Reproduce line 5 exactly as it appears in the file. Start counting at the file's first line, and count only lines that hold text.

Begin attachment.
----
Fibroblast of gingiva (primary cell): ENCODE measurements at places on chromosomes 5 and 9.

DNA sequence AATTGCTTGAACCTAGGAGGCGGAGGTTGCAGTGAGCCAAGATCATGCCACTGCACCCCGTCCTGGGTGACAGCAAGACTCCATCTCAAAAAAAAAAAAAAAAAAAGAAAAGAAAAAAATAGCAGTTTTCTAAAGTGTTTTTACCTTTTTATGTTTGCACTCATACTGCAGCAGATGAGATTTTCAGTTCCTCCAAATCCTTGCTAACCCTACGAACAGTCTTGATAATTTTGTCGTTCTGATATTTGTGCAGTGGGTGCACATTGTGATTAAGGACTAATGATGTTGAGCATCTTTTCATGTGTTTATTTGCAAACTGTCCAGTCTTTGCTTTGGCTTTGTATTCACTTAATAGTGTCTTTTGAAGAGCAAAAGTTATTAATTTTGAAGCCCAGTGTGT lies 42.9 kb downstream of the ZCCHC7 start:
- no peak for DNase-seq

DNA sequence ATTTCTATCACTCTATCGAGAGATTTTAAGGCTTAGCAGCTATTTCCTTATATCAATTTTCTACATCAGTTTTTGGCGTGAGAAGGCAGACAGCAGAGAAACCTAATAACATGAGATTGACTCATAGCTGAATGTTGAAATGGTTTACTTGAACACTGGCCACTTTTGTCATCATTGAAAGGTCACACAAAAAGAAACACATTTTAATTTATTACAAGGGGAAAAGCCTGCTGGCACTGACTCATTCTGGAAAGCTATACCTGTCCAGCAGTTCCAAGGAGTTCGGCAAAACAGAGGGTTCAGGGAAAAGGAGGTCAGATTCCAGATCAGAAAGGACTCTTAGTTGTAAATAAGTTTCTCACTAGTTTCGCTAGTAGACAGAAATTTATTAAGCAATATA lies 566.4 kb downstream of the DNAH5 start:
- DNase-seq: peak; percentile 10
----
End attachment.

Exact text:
- DNase-seq: peak; percentile 10